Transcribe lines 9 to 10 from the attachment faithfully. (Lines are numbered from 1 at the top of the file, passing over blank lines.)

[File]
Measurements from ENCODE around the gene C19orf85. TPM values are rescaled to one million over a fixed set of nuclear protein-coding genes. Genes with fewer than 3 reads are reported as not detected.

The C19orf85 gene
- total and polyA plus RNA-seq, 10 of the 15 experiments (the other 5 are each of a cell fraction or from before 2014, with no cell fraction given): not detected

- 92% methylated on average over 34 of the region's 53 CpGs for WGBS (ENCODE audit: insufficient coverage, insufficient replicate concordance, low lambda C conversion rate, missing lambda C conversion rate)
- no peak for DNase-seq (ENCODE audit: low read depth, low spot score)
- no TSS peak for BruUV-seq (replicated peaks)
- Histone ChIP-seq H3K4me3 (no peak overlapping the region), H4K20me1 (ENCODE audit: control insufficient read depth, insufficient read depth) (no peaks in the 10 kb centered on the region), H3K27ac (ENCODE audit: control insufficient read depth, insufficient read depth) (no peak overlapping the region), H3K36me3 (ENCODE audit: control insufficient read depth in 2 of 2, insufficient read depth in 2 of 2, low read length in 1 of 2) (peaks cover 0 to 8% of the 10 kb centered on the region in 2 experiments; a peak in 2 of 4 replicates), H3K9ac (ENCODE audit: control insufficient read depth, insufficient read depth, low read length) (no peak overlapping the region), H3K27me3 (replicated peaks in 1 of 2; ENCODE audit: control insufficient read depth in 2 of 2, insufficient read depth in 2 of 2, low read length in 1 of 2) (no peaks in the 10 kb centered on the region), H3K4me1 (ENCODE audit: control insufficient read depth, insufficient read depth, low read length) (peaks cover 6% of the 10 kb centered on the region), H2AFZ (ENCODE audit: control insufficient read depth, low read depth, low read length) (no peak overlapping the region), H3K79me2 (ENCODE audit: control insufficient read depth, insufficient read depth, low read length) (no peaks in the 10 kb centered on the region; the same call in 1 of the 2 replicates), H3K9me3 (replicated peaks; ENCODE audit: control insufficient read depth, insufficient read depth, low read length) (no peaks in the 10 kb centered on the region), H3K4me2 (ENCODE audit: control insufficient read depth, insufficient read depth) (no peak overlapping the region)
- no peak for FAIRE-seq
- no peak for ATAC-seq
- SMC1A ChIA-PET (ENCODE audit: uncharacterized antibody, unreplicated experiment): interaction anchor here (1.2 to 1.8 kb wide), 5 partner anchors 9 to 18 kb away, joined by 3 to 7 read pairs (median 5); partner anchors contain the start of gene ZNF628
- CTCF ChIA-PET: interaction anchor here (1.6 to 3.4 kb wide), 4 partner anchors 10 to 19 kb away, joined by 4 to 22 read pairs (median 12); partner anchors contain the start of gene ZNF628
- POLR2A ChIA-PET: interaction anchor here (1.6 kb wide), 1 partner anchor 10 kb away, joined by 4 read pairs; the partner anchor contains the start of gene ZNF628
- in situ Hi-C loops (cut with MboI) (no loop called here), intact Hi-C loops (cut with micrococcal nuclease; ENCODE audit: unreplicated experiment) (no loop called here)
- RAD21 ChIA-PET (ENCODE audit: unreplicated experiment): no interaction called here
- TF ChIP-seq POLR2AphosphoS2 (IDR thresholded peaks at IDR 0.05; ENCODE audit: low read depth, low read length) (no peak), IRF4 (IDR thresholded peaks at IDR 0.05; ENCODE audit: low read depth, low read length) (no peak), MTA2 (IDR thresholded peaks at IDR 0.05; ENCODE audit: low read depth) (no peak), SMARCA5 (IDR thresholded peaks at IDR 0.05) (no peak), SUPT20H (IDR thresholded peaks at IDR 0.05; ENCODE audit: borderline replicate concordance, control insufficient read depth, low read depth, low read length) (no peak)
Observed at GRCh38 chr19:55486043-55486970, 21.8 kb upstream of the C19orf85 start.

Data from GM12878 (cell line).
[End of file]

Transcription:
- no peak for ATAC-seq
- SMC1A ChIA-PET (ENCODE audit: uncharacterized antibody, unreplicated experiment): interaction anchor here (1.2 to 1.8 kb wide), 5 partner anchors 9 to 18 kb away, joined by 3 to 7 read pairs (median 5); partner anchors contain the start of gene ZNF628